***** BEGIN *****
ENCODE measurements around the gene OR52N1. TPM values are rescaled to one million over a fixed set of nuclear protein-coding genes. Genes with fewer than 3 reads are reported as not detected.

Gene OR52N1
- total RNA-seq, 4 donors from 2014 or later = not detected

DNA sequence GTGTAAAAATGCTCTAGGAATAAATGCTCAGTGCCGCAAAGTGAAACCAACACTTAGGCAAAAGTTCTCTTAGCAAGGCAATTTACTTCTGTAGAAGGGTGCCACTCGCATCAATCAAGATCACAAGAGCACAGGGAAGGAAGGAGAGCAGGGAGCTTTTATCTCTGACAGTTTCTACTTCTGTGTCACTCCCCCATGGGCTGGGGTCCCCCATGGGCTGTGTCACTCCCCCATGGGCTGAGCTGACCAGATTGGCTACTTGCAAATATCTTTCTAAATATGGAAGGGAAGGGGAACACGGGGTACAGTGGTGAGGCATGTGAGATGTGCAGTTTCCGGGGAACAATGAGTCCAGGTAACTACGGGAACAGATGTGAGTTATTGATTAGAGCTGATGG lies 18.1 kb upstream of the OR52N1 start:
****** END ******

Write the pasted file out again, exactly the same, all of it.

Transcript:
ENCODE measurements around the gene OR52N1. TPM values are rescaled to one million over a fixed set of nuclear protein-coding genes. Genes with fewer than 3 reads are reported as not detected.

Gene OR52N1
- total RNA-seq, 4 donors from 2014 or later = not detected

DNA sequence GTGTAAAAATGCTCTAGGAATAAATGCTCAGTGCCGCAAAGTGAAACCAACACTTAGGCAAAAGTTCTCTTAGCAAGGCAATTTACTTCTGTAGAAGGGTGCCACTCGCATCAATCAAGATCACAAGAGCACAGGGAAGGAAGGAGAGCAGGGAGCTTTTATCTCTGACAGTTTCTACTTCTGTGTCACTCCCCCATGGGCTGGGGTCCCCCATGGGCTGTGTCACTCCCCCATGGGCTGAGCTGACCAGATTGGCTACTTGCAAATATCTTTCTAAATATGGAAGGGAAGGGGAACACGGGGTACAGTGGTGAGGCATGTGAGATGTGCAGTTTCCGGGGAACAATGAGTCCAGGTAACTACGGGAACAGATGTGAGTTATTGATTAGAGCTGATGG lies 18.1 kb upstream of the OR52N1 start: